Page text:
The blind game began with one flight and finished with another. The first flight started with a wine that no one on the planet could guess blind, a 1934 Delphine Cote Rotie. It was the best 70 year-old Rhone I have ever had, delicious, old and smooth (93). The following wine was even greater, but a noticeable left turn to the Delphine. It showed incredibly Rhone-ish-ly this night despite the fact that it was a 1971 Penfolds Grange and got very chocolaty in the glass (96+). The 1985 Rayas was awesome. My note read, Man, I love Rayas.. That about sums it up, aside from the fact that I saw the 1985 as an older brother to the 1995 (97). The second flight started with a spectacular 1983 La Mouline. Perhaps the greatest La Mouline of the last quarter century, the 1983 was rusty, earthy, roasted and rich. There was chocolate, cherry, velvet and more rust. It was awesome (98). The 1989 La Turque was so juicy in that chocolate thunder kind of way. I really felt this wine on this night (96). The 1990 La Turque I did not feel as much; maybe it was the bottle. It was very wound up, tight and lacking weight. There was power to its finish at first, but it flashed quickly. It reminds me of myself, Ray chipped in, a little dirty and very sexy muscular, he continued. Maybe that’s why I didn.t like it as much! (93+) The 1991 La Turque was similar to the 1990, but better. How’s that for a tasting note? (94) After some potential ideas were thrown around, the night ended mercifully, especially since it knocked me out for about four or five days. Of course, despite my illness, I still worked an average of ten hours a day, just at home this week.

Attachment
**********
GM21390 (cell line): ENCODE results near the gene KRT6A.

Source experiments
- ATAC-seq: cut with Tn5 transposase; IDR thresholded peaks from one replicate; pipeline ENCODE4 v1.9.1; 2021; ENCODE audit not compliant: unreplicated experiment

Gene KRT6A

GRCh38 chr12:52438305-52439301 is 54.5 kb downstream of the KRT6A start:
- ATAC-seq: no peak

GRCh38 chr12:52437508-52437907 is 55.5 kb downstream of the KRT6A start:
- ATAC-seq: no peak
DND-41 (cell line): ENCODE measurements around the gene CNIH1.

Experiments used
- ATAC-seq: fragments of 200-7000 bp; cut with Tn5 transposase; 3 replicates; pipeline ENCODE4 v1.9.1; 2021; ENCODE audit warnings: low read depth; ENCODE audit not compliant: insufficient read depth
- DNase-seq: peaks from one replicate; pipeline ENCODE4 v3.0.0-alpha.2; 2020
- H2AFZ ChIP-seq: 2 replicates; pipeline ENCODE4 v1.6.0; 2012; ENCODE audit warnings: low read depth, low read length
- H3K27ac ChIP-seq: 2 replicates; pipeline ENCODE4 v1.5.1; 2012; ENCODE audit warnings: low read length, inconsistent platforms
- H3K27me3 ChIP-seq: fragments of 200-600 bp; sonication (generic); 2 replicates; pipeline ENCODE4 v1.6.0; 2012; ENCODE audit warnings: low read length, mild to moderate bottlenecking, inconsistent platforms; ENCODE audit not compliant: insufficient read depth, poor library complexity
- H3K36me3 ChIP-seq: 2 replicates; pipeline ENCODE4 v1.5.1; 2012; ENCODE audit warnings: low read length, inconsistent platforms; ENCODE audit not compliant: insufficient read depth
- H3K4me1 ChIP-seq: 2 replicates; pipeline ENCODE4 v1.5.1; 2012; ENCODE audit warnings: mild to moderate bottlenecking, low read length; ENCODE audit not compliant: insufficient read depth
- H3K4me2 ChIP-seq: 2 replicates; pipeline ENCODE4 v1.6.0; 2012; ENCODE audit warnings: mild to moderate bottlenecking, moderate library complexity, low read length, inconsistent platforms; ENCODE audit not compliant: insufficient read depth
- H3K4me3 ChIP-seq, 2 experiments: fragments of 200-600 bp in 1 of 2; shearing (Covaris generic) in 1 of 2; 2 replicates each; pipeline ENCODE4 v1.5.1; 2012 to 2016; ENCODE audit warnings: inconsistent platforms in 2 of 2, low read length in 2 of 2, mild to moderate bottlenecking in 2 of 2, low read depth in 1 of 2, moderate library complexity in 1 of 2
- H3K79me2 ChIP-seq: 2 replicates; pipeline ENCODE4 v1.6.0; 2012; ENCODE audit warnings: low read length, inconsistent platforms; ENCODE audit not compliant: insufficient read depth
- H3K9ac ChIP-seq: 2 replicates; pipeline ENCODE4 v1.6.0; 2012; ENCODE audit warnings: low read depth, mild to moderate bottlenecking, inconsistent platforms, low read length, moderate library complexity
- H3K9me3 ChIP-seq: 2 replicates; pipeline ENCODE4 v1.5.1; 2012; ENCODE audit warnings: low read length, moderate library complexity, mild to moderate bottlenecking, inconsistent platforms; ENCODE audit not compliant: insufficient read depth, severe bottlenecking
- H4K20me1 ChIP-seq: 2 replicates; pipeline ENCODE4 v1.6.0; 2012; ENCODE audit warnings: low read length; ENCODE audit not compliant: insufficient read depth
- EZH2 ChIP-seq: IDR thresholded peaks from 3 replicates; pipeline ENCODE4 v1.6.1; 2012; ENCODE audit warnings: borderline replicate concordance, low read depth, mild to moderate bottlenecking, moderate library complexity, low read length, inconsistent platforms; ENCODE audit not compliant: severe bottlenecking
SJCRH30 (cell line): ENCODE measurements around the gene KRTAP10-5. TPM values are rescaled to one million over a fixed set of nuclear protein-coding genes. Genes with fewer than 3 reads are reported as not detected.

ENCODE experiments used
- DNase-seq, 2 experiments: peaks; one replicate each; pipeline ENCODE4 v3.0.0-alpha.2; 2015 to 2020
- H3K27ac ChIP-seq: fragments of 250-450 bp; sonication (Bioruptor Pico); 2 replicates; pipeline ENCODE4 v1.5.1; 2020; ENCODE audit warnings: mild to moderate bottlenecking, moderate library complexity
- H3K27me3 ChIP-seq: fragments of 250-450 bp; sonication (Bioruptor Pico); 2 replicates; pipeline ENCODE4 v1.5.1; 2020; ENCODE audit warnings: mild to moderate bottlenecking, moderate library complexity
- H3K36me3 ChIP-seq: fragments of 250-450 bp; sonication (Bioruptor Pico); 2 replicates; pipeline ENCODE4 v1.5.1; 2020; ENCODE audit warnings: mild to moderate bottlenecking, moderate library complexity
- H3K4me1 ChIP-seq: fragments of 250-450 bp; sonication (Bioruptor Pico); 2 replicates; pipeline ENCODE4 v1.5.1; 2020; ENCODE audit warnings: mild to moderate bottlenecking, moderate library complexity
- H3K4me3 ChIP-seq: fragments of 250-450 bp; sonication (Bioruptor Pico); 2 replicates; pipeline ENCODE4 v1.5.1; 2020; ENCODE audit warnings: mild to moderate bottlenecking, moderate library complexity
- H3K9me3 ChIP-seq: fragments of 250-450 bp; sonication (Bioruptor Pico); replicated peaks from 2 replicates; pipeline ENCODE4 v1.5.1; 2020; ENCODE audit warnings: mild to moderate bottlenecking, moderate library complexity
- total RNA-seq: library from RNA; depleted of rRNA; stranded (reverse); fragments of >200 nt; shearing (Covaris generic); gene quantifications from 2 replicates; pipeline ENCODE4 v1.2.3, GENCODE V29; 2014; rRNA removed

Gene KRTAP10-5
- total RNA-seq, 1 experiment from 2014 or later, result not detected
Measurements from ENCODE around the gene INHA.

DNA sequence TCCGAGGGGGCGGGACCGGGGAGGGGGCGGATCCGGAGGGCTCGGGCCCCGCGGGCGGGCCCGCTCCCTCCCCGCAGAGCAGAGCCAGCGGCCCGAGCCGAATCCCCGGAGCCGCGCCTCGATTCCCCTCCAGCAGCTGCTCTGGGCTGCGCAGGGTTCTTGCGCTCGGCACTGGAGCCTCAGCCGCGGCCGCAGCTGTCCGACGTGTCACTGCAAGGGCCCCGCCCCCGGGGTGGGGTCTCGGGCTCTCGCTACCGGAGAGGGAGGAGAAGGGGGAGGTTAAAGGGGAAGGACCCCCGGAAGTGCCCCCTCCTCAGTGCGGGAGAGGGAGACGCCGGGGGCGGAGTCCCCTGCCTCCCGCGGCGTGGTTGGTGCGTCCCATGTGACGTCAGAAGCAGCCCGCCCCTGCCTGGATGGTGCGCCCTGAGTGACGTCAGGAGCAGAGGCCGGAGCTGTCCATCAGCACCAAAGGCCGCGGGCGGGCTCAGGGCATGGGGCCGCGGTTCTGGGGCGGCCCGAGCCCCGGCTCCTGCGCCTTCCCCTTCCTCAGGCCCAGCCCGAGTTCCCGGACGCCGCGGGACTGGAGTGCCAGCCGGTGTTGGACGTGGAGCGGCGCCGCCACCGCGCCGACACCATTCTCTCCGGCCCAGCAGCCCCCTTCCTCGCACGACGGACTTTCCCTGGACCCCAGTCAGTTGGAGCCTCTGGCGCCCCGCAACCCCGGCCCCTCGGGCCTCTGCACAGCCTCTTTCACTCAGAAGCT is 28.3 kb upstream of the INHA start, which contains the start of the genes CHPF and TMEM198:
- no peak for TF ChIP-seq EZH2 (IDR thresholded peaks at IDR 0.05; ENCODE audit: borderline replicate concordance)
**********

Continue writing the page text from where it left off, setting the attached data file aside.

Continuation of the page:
Eric the Red invited us all up to his home in Connecticut where we were all at his mercy in a blind tasting. After sticking his toe in the water, Eric decide that all the wines would come from him and that everyone could just bring him a bottle from their cellar as their contribution to the event, which worked out quite well, as Eric put together a tremendous evening out of his tremendous cellar.